Proteomic analysis of methamphetamine-induced reinforcement processes within the mesolimbic dopamine system
Methamphetamine (MAP) is a commonly used, addictive drug, and a powerful stimulant that dramatically affects the central nervous system. In this study, we used the conditioned place preference (CPP) paradigm in order to study the reinforcing properties of MAP and the herewith associated changes in proteins within the mesolimbic dopamine system. A CPP was induced by MAP after three intermittent intraperitoneal injections (1 mg/kg) in rats and protein profiles in the nucleus accumbens, striatum, prefrontal cortex, cingulate cortex and hippocampus were compared with a saline-treated control group. In addition, a group of animals was run through extinction and protein profiles were compared with a non-extinguished group. Protein screening was conducted using two-dimensional electrophoresis analysis which identified 27 proteins in the group that showed MAP-induced CPP. Some of the proteins were confirmed by Western lot analysis. Identified proteins had functions related to the cytoskeleton, transport/endocytosis or exocytosis (e.g. profilin-2 and syntaxin-binding protein), and signal transduction, among others.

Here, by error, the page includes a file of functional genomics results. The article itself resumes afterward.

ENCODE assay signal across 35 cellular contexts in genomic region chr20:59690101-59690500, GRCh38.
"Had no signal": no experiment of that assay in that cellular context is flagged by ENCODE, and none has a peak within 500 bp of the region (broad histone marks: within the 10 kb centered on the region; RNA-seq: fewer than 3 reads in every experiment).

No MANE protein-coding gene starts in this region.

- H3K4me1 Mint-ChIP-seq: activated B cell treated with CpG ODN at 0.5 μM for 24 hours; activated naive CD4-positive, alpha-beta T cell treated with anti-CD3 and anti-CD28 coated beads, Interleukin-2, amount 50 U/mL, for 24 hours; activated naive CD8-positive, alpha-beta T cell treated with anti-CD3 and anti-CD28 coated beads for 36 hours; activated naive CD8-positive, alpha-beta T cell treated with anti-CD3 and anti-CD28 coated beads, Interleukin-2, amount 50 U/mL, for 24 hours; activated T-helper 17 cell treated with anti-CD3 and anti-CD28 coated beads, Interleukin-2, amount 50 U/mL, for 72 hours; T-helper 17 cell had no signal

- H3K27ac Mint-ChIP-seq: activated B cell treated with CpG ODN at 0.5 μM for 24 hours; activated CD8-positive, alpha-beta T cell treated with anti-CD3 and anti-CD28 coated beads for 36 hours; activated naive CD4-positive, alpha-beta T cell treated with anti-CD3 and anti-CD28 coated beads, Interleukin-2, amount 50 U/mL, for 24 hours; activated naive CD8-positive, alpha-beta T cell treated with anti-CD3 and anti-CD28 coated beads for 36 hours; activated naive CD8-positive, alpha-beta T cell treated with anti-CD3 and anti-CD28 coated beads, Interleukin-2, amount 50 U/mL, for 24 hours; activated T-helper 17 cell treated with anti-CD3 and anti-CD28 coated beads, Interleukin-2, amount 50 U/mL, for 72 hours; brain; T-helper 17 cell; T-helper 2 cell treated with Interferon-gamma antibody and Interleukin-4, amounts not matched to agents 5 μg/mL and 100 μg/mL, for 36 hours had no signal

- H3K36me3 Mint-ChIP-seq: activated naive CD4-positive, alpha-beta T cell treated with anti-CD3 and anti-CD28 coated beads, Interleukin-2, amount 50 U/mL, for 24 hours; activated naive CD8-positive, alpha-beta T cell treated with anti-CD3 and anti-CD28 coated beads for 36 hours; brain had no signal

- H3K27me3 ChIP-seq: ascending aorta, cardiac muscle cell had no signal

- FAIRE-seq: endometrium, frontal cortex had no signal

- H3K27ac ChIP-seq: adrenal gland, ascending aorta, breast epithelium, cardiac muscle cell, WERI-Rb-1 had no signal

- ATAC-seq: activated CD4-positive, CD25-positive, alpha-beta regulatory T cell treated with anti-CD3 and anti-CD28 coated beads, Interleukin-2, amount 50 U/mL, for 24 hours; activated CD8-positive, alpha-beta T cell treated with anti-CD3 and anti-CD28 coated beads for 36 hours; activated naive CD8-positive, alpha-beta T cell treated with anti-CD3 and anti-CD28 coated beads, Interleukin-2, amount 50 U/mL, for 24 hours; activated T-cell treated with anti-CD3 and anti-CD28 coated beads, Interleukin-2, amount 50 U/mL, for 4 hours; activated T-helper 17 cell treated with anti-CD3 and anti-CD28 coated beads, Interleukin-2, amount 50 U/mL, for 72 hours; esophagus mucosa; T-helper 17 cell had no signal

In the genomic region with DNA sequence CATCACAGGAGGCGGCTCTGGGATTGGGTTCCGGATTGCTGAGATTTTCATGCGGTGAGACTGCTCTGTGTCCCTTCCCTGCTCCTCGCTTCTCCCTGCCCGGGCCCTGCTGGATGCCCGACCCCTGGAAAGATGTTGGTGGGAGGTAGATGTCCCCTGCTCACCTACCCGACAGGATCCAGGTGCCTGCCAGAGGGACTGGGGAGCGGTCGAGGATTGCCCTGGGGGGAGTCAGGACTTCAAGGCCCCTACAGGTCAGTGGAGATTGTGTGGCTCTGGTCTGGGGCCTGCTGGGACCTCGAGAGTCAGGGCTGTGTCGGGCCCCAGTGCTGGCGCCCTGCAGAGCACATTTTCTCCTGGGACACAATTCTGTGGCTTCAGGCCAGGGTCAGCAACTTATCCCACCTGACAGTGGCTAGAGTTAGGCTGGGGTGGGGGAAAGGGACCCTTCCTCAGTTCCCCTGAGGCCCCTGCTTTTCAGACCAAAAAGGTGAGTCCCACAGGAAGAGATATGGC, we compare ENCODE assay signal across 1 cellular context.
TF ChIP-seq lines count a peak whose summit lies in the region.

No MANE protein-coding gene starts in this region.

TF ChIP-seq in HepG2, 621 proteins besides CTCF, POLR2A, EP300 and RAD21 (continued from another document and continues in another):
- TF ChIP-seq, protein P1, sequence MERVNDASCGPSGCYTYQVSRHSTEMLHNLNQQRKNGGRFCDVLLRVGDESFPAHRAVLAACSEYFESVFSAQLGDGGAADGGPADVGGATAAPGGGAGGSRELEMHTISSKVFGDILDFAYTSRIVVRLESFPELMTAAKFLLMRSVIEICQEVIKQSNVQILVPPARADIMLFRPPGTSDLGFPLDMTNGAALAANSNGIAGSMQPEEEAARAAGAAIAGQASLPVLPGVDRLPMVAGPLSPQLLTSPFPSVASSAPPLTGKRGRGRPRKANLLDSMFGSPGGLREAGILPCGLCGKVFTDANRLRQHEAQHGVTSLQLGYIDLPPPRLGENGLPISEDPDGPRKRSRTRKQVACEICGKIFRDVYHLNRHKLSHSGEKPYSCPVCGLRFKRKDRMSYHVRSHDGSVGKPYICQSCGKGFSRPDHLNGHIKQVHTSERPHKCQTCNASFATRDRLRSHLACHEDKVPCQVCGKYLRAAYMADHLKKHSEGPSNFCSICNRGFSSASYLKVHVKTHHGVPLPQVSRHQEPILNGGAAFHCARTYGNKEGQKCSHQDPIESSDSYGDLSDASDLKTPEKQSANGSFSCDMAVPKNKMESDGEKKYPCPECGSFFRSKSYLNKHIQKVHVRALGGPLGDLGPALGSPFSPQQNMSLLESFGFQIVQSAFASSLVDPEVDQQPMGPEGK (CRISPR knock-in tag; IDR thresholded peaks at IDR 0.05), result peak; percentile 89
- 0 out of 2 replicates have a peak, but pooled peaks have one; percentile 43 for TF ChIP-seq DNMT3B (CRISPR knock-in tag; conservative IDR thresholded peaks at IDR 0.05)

Document Type: Research Article
Affiliations: 1: Department of Biological Science, Sookmyung Women's University, Korea, 2: Department of Biochemistry and Protein Network Research Center, Yonsei University, Korea, 3: Departments of Pharmacology and Neurology, Institute for Medical Sciences, Chonbuk National University Medical School, Korea and 4: Department of Pharmacology, College of Pharmacy, Sungkyunkwan University, Korea
Publication date: 2008-09-01